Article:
In what follows, we show that the skew of luminance histograms can be strongly affected by all of the variables that Motoyoshi et al. (2007) did not manipulate or vary, without any concomitant change in perceived gloss. We will argue that there are no data to support the claim that skewness computations play a causal role in the perception of lightness and gloss. Indeed, we will argue that there are currently no data to sustain a claim that the visual system computes either histogram or sub-band skew. Rather, we will argue that the gloss effects they reported arose from interactions between the perceptual analyses of 3D shape from shading and the locations and orientations of potential “highlights”—luminance extrema—in the types of images they studied. 
Gloss, skew, and 3D shape
One of Motoyoshi et al.'s (2007) strongest sources of evidence for skew computations was their demonstration that the perception of gloss and lightness could be modulated by directly manipulating the skew of the luminance histogram. The input image could have any initial histogram shape, yet once transformed to have a particular skew, would appear to have the gloss of a real surface that generates the simulated value of skew (i.e., it would appear glossy if it had a positive skew, or matte if it had a negative skew). Note that the process of transforming the shape of the luminance histogram is itself a purely photometric manipulation; it simply re-scales the luminance values of pixels in particular locations of an image, leaving their spatial distribution unchanged. It would therefore appear that purely photometric transformations can affect the appearance of surface properties like gloss, potentially supporting the claim that skew provides diagnostic information about gloss and lightness. There is, however, an alternative explanation of Motoyoshi et al.'s findings that they did not consider. Rather than relying on 2D image statistics, the perception of surface properties may require a complex analysis of the compatibility of the information about a surface's 3D shape, reflectance properties, and its illumination field (as suggested by intrinsic image models). Indeed, specular highlights of real objects are intrinsically tied to the 3D geometry of surfaces (Koenderink & van Doorn, 1980); they “cling” to regions of high surface curvature and are unstable for low regions of curvature (i.e., move or stretch along regions of low curvature with a change in the position of the light source or viewing position). Beck and Prazdny (1981) showed that the perception of gloss was most compelling when the orientations of the highlights were elongated along the direction of minimal curvature of a smooth 3D object (a vase) and were less effective at inducing the percept of gloss when oriented along the direction of high curvature (cf. Todd, Norman, & Mingolla, 2004). This finding seems at odds with a claim that the computation of gloss could be derived from purely photometric information. But if gloss perception depends critically on the relationship of highlights to 3D shape, why were Motoyoshi et al.'s histogram transformations effective in altering the perceived gloss of their surfaces?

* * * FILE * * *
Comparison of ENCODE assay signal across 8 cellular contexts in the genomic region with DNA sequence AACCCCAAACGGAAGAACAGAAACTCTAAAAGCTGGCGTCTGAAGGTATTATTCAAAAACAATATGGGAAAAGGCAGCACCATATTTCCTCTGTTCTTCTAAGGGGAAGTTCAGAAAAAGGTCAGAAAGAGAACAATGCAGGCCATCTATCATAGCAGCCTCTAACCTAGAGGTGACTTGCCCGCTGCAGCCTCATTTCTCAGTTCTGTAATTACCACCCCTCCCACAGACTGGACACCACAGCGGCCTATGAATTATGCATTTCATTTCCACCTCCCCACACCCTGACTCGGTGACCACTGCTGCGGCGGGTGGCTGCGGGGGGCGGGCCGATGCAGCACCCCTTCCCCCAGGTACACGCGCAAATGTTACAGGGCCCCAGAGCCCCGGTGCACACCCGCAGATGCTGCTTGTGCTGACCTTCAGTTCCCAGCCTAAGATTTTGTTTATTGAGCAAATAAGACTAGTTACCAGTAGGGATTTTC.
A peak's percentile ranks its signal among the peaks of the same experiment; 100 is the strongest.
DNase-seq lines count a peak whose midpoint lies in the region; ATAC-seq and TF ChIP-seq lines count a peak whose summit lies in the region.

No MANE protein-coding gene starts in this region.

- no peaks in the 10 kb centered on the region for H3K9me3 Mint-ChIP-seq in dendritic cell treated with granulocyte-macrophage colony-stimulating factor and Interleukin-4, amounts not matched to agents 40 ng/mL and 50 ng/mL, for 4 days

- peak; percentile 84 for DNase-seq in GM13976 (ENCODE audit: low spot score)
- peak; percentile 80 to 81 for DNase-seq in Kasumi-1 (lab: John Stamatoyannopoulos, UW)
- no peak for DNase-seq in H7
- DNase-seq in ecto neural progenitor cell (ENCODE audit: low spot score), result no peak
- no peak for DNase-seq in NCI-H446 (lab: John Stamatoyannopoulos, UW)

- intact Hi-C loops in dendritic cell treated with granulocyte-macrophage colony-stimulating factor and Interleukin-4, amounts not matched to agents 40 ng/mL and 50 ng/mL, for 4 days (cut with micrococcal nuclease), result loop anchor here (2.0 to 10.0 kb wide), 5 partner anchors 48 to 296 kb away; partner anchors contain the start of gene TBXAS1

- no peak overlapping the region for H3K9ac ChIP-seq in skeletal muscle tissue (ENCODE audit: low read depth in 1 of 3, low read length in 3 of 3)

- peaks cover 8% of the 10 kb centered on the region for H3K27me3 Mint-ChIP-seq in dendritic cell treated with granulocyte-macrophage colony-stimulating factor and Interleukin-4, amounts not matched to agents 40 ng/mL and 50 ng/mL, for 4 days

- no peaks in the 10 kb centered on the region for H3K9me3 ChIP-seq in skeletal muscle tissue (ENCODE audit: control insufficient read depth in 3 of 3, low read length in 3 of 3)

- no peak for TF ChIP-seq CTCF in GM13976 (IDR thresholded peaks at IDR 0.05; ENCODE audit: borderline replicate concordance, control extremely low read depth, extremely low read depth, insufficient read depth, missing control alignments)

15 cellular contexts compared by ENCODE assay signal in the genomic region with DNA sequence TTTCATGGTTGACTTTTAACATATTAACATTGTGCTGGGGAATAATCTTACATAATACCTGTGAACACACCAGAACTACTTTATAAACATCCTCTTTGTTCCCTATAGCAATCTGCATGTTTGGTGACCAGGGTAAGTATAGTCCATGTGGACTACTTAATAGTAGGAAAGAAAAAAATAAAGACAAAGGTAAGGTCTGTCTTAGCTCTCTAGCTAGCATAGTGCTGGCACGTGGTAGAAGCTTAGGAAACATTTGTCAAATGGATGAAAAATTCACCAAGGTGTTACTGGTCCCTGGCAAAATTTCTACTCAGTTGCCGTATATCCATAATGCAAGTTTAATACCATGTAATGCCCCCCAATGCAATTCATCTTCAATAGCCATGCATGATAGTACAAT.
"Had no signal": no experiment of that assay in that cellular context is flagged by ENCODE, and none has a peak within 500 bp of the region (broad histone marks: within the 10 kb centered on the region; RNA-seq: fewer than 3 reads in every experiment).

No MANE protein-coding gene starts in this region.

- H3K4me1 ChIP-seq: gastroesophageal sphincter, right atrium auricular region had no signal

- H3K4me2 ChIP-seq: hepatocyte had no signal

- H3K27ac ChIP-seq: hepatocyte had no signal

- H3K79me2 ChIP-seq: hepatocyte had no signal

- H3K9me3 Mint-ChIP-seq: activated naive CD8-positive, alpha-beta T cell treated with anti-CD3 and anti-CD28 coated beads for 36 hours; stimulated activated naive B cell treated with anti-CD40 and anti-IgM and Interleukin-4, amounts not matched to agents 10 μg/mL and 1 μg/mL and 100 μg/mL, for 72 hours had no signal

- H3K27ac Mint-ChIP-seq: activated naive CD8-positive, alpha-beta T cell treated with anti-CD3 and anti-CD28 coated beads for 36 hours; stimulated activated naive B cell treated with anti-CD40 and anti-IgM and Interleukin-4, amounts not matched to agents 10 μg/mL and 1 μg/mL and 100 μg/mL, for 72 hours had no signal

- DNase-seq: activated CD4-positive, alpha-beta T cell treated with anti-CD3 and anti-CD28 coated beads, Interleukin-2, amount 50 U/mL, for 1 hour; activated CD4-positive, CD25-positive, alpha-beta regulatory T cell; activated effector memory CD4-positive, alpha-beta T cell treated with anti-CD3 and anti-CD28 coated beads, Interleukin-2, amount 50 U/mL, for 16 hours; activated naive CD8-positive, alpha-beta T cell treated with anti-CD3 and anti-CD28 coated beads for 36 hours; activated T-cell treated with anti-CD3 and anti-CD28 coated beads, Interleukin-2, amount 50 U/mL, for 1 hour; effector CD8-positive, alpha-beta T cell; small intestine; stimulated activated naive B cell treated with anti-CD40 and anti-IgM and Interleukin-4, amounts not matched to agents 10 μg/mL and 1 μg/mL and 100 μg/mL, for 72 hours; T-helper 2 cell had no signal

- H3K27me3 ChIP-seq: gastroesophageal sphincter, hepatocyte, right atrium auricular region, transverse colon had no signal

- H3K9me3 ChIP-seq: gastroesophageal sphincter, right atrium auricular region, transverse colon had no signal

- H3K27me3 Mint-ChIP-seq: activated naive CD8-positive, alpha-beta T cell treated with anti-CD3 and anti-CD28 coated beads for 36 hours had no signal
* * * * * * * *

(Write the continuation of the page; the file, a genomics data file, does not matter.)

Although histogram transformations appear to be purely photometric, a more careful analysis reveals that there are implicit geometric constraints embodied in such transformations. Any image of a surface contains a specific geometric distribution of intensities. This geometric structure introduces correlations between the intensities of neighboring pixels. More precisely, the particular type of correlational structure between the intensities in an image is what defines the geometric structure in an image. Transforming the shape of luminance histograms largely preserves the correlations in the intensities of neighboring pixels; only the relative amplitudes of the intensities are affected, not their geometric distribution. In other words, manipulating the shape of the luminance histogram alters the strength of local contrasts (luminance gradients) in the image, but it does not alter their spatial distribution. This means that, although manipulating the luminance histogram is itself a purely photometric transformation, its efficacy in shaping perception of surface attributes may have arisen because such photometric transformations work in concert with the geometric structure present in the image to modulate perceived gloss, not because skew per se is computed to infer gloss. 
Thus, there are at least two possible explanations for the efficacy of histogram manipulations in modulating the perceived gloss of surfaces. One possibility is that the visual system computes skew to infer gloss. Motoyoshi et al. (2007) state that their “putative skewness cells would be selective for contrast sign, but not for position and not necessarily for orientation” (p. 208). Thus, if the visual system relies on skew computations to infer surface gloss, the perceived gloss of a surface should be relatively unaffected by the positions and orientations of highlights on a surface. On the other hand, if the visual system computes surface gloss by evaluating the consistency between the 3D shape of a surface, and the positions and orientations of highlights, then the perception of gloss should be strongly dependent on the locations and orientations of the highlights relative to the geometry of the surface.